The following question and answers are excerpts from: Students with Disabilities Preparing for Postsecondary Education: Know Your Rights and Responsibilities, U.S. Department of Education, September 2007. View the full publication.
As a student with a disability leaving high school and entering postsecondary education, will I see differences in my rights and how they are addressed?
Yes. Section 504 and Title II protect elementary, secondary, and postsecondary students from discrimination. Nevertheless, several of the requirements that apply through high school are different from the requirements that apply beyond high school. For instance, Section 504 requires a school district to provide a free appropriate public education (FAPE) to each child with a disability in the district’s jurisdiction. Whatever the disability, a school district must identify an individual’s educational needs and provide any regular or special education and related aids and services necessary to meet those needs as well as it is meeting the needs of students without disabilities.
Unlike your high school, however, your postsecondary school is not required to provide FAPE. Rather, your postsecondary school is required to provide appropriate academic adjustments as necessary to ensure that it does not discriminate on the basis of disability. In addition, if your postsecondary school provides housing to nondisabled students, it must provide comparable, convenient, and accessible housing to students with disabilities at the same cost.
Do I have to inform a postsecondary school that I have a disability?
No. But if you want the school to provide an academic adjustment, you must identify yourself as having a disability. Likewise, you should let the school know about your disability if you want to ensure that you are assigned to accessible facilities. In any event, your disclosure of a disability is always voluntary.
What academic adjustments must a postsecondary school provide?
The appropriate academic adjustment must be determined based on your disability and individual needs. Academic adjustments may include auxiliary aids and services, as well as modifications to academic requirements as necessary to ensure equal educational opportunity. Examples of adjustments are: arranging for priority registration; reducing a course load; substituting one course for another; providing note takers, recording devices, sign language interpreters, extended time for testing, and, if telephones are provided in dorm rooms, a TTY in your dorm room; and equipping school computers with screen-reading, voice recognition, or other adaptive software or hardware.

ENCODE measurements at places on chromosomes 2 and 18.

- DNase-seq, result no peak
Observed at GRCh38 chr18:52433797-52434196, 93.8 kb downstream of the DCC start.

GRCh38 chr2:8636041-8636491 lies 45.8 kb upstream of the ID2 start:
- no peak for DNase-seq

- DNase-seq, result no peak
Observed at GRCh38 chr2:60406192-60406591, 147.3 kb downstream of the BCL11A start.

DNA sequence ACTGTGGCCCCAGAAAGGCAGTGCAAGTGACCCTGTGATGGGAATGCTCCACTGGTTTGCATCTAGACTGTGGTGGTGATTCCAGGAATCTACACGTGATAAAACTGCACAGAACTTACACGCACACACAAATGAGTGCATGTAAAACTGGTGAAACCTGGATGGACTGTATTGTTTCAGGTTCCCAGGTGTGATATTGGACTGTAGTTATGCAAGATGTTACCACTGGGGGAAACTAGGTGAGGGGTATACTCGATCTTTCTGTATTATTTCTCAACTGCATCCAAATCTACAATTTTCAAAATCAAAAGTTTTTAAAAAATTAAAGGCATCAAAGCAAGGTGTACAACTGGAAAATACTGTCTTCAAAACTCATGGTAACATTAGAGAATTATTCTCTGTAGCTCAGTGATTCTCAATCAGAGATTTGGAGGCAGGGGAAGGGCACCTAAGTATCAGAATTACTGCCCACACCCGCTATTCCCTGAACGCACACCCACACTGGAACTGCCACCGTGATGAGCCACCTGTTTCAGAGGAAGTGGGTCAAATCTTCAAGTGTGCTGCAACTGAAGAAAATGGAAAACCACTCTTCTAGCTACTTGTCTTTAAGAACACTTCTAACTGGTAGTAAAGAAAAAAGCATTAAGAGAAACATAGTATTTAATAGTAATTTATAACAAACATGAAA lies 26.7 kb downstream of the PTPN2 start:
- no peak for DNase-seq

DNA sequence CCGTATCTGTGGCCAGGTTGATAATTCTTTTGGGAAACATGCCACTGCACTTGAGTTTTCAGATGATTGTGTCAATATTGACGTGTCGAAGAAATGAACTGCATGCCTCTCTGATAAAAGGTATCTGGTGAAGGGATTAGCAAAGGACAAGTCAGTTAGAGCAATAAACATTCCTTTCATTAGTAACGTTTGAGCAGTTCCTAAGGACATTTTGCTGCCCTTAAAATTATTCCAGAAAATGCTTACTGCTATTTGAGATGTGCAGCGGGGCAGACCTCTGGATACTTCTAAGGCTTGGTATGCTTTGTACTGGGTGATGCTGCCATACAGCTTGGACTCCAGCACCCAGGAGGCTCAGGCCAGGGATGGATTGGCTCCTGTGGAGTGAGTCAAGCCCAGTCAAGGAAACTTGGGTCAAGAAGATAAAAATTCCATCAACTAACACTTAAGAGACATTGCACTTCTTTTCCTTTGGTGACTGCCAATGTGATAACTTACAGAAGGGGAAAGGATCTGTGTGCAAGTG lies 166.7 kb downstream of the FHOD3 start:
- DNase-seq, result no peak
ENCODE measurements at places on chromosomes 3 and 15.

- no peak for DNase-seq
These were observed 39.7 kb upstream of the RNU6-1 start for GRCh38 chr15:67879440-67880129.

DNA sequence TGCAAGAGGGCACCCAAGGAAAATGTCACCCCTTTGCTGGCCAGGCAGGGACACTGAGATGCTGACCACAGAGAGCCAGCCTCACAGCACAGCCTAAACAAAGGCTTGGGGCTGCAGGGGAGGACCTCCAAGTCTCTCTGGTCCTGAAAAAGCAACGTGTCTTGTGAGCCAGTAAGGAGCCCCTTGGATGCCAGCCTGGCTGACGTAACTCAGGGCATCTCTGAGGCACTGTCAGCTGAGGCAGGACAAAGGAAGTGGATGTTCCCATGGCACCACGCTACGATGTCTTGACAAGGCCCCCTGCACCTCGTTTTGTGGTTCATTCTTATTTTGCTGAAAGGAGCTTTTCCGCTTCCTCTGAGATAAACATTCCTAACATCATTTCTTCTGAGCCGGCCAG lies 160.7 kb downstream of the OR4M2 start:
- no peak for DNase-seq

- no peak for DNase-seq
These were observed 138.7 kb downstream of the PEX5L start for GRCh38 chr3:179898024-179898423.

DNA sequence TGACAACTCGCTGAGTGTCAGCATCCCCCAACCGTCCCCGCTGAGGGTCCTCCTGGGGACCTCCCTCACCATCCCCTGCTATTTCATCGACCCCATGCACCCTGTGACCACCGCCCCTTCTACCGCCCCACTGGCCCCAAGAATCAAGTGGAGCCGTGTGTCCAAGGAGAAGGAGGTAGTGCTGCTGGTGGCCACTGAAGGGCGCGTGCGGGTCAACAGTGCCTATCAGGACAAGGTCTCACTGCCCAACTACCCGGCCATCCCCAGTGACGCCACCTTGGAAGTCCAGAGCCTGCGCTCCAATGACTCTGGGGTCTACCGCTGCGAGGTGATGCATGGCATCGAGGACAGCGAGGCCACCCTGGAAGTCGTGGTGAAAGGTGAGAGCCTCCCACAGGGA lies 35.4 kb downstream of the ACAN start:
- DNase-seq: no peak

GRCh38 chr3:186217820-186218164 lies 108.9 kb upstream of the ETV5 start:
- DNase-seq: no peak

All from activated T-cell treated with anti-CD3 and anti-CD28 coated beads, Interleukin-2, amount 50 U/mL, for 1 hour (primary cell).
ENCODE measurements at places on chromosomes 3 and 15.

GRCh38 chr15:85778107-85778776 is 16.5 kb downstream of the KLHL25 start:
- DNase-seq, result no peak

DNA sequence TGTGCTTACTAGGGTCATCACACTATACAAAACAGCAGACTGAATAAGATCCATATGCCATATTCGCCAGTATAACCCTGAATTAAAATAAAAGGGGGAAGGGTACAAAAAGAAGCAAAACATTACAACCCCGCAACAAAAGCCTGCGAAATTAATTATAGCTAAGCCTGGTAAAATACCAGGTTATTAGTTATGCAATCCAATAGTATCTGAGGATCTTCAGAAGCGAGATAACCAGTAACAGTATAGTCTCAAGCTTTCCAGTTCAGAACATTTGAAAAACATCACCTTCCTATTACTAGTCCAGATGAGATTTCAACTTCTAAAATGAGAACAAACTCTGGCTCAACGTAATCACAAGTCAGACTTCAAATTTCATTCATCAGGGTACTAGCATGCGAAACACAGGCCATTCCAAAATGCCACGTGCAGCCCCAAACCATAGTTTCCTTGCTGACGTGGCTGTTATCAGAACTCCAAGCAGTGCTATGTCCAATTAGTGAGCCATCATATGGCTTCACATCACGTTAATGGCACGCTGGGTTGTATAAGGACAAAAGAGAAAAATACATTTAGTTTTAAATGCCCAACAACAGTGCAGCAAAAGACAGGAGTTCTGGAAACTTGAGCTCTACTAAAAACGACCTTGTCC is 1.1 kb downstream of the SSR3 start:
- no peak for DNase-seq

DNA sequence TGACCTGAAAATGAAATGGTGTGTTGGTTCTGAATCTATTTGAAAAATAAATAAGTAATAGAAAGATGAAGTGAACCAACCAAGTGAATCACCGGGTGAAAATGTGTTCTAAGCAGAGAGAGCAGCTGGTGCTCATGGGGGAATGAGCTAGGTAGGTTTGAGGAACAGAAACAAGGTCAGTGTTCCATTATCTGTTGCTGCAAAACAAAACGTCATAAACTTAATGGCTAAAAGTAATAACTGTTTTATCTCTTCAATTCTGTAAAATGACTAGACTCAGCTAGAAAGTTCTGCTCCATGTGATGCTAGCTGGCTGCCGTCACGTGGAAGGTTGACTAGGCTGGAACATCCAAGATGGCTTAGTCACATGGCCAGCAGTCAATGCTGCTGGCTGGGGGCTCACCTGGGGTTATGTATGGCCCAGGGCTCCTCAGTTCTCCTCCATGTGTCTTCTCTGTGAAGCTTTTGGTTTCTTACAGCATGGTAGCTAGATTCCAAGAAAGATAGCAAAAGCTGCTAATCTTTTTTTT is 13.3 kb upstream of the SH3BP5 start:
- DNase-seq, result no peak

In providing an academic adjustment, your postsecondary school is not required to lower or substantially modify essential requirements. For example, although your school may be required to provide extended testing time, it is not required to change the substantive content of the test. In addition, your postsecondary school does not have to make adjustments that would fundamentally alter the nature of a service, program, or activity, or that would result in an undue financial or administrative burden. Finally, your postsecondary school does not have to provide personal attendants, individually prescribed devices, readers for personal use or study, or other devices or services of a personal nature, such as tutoring and typing.
If I want an academic adjustment, what must I do?
You must inform the school that you have a disability and need an academic adjustment. Unlike your school district, your postsecondary school is not required to identify you as having a disability or to assess your needs.
Your postsecondary school may require you to follow reasonable procedures to request an academic adjustment. You are responsible for knowing and following those procedures.
When should I request an academic adjustment?
Although you may request an academic adjustment from your postsecondary school at any time, you should request it as early as possible. Some academic adjustments may take more time to provide than others. You should follow your school’s procedures to ensure that the school has enough time to review your request and provide an appropriate academic adjustment.
Do I have to prove that I have a disability to obtain an academic adjustment?
Generally, yes. Your school will probably require you to provide documentation showing that you have a current disability and need an academic adjustment.